Another longtime U.S. citizen originally from Egypt and a U.S. resident for over two decades wandered over to the polling site hoping to vote. Unfortunately, he had not registered in time to vote this year. He cited civil liberties as key to his reasons for voting.  “Democrats are better – they stand for more freedom,” he said.  He was so enthusiastic about Sen. Barack Obama that he was already hoping he would get re-elected. He also cited Sen. Obama’s foreign policy plans as central to why he preferred the junior Senator from Illinois. In particular, he supported Sen. Obama’s decision to diplomatically engage with Iran: “You have to sit down and talk.” He also approved of Sen. Obama’s promises to pull US troops out of Iraq.

Two immigrant voters noted their labor unions had urged them to vote for Sen. Barack Obama. One of them, a 26-year old elementary school teacher originally from Egypt who has been living in the U.S. for 10 years, sighed, “Once you press the lever, you don’t know what [the candidates] will do… I have to be responsible to give my answers to God.”

Reynaldo Manito, a 61-year old voter originally from the Philippines, proudly declared he “always voted straight Democrat”. Manito, a waiter at the Grand Hyatt Hotel in New York City, and a member of the Local 6 hotel and restaurant workers said he came to the US in 1980 and had been voting since 1995. In between drags on his cigarette, he described the difference between the major parties as follows,  “Democrats are for the poor, and Republicans are for the rich.”

Back to Where It All Started: New Hampshire Public Radio Focuses on Immigrant Vote

Even though New Hampshire’s immigrant population is growing rapidly, there are still relatively few immigrants living in the Granite State – site of the “first in the nation” presidential primary.  On election day New Hampshire Public Radio’s Word of Mouth took a rare look at immigrant voters in New Hampshire and around the nation with Feet In Two Worlds Executive Producer John Rudolph and Eduardo A. de Oliveira, a Brazilian journalist who writes for the Nashua Telegraph and New England Ethnic News.

Click here to listen to the interview.

Asian American Watchdog Group Cites Voting Day Irregularities

NEW YORK – Yan Tai, World Journal reporter

As Election Day drew to an end, an Asian American watchdog group said there were more problems among Asian American voters than people thought.

The Asian American Legal Defense and Education Fund, a civil rights organization based in New York, said Tuesday that for many Asian American voters things did not go that smoothly. The group sent 1,400 attorneys, law students and community volunteers to cover 130 polling sites in eleven states with large Asian American populations which have seen election day glitches for Asian American voters in the past.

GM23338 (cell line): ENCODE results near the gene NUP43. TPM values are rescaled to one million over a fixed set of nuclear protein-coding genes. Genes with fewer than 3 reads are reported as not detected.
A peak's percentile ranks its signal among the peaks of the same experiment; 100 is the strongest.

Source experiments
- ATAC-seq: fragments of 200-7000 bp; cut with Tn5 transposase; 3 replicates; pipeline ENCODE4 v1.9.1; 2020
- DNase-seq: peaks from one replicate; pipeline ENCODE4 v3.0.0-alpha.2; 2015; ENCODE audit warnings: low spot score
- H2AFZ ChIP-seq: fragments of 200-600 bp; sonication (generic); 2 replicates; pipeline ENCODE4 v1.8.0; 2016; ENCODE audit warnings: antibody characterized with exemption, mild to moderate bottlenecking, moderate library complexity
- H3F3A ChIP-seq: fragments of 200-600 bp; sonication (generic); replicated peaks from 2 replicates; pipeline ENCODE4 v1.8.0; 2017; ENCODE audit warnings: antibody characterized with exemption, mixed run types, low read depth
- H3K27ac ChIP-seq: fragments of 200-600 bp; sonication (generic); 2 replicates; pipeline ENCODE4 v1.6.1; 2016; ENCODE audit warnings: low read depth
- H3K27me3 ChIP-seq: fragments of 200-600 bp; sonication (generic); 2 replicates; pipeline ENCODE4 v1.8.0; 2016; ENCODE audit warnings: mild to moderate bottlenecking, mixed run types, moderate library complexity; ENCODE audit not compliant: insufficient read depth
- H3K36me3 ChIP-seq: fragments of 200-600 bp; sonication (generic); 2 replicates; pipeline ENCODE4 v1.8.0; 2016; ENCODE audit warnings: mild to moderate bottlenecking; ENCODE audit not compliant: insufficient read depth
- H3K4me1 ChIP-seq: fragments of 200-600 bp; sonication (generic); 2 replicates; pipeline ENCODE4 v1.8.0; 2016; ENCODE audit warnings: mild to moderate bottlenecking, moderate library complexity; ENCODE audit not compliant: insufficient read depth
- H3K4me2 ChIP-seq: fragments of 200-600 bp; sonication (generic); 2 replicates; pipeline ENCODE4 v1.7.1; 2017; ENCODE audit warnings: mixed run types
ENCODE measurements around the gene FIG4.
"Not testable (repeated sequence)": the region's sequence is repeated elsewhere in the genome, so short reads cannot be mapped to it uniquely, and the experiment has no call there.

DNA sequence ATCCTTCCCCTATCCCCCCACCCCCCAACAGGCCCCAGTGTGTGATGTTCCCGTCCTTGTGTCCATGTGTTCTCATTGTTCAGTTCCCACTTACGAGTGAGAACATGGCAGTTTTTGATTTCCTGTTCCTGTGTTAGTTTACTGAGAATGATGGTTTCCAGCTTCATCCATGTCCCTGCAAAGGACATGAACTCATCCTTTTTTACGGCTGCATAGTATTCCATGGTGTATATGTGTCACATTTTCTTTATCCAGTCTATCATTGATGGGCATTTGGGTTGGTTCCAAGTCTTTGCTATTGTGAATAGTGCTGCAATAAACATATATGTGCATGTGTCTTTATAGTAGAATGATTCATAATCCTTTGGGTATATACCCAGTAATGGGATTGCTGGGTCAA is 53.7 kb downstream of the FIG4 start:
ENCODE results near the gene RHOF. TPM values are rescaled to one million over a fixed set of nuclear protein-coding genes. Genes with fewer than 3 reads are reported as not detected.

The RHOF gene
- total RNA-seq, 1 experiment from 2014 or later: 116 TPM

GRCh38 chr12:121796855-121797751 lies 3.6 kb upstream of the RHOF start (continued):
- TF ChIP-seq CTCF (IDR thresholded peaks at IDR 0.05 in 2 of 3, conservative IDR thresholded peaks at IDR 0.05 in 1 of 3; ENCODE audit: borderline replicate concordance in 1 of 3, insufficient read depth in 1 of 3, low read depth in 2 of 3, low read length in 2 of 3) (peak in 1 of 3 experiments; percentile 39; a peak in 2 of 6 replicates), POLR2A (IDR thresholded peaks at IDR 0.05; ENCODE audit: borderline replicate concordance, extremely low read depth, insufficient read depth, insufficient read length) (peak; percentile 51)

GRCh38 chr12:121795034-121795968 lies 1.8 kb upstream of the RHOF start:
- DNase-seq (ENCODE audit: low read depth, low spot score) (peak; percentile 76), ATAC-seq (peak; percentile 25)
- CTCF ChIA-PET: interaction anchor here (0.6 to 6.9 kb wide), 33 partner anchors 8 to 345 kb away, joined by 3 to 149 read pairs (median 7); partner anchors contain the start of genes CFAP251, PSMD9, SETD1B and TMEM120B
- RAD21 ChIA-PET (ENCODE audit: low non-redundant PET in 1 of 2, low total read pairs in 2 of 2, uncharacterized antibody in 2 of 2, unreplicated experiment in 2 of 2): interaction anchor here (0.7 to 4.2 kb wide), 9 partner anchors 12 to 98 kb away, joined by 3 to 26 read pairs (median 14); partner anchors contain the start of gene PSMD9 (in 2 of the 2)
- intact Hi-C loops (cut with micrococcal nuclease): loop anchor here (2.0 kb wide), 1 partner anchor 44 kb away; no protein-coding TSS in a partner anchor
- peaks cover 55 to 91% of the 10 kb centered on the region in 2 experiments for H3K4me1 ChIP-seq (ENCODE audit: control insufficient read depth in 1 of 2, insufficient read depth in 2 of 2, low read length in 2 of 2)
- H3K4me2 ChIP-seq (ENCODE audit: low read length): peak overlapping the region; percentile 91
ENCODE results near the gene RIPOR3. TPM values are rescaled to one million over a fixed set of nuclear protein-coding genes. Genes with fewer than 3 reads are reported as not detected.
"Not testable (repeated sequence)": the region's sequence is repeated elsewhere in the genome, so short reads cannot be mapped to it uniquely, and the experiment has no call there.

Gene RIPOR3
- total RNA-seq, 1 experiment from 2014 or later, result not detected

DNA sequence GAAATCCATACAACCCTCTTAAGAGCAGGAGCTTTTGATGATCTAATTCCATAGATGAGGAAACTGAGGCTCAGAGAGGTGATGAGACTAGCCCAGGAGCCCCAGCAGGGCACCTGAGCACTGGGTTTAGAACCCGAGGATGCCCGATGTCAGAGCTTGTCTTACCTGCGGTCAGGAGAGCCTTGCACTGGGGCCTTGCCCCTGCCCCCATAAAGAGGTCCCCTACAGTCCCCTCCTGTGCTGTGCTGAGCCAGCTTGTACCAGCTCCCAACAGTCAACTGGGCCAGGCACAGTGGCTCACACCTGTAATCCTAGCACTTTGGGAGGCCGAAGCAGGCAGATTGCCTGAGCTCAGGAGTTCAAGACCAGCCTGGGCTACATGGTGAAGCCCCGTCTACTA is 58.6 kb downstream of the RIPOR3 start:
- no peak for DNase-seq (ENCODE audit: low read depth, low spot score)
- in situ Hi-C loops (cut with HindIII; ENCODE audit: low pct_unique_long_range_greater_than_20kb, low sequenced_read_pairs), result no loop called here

Problems cited by the group included long lines, delays, and poll-worker confusion over ID requirements, as well as anecdotes of voting rights violations. These problems were also experienced by other voters, but the group argues that the problems hit Asian American voters harder because of language barriers.

The group received hundreds of complaints via its Election Day hot line, said Margaret Fung, AALDEF’s executive director.

The problems reported included:

— Voters who could not find their names on the voter rolls. For instance, at P.S. 250 in Williamsburg, Brooklyn, several voters claimed they had voted in previous elections but their names were not on the voter rolls.

— Improper requests for voter ID. At P.S. 94 in Sunset Park, Brooklyn, one voter was told to go home to get an ID in order to vote. No interpreters were available to explain why this was needed.

— Racial remarks used against immigrant voters. At P.S. 94 in Sunset Park, Brooklyn, two Arab American voters asked a few questions, and after they walked out, AALDEF volunteers heard a poll worker say, “They look like terrorists to me.”

— Violation of voters’ civil rights. In Upper Darby, Pennsylvania, a Chinese American grandmother needed assistance voting and asked her granddaughter to help her cast her ballot. A poll worker prevented her from bringing her family member into the voting booth, in violation of the federal Voting Rights Act.

— Inadequate assistance in Asian languages.

— Broken voting machines.

— Delays and long lines and scarcity of poll workers. In New Orleans, some Vietnamese American voters had to wait two hours to vote at Sarah T. Reed High School in Orleans Parish, while at Mary Queens of Viet Nam Church, voters had to wait almost three hours to vote.

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Morning in Harlem: Voices of Immigrant and First-Time Voters in New York

Through Election Day, Feet in 2 Worlds reporter Aswini Anburajan interviewed voters from very different origins. She talked to a Polish first-time voter in Harlem, and then she interviewed two Bangladeshi men and an Argentinean woman in Jackson Heights, Queens. She even had time to make an appearance on PRI’s nationally syndicated show The World.

In the morning, Anburajan talked to Keith Shaka Daway, an immigrant voter from the Caribbean island of Trinidad. Daway saw an eventual Obama victory as “a vindication” of his ancestors and the “freedom fighters” of the past. You can read more about him here and you can listen to him speaking on this audio clip:

[audio:http://www.jocelyngonzales.net/FI2W/fi2w_KeithShaka.mp3]

Another interviewee was Carl Duck, an African American man in his fifties who voted today for the first time in his life. “It’s time to make a change,” he told Anburajan. You can listen to him on this clip:

[audio:http://www.jocelyngonzales.net/FI2W/fi2w_CarlDuck.mp3]

Tamar Owens and her daughter Oprie, 7, were at the same polling place. “Its exciting to vote for a person that’s real. That’s real by heart by soul,” the mother said of Barack Obama. The kid, as you can hear on this audio interview, was also very enthusiastic:

[audio:http://www.jocelyngonzales.net/FI2W/fi2w_Oprie.mp3]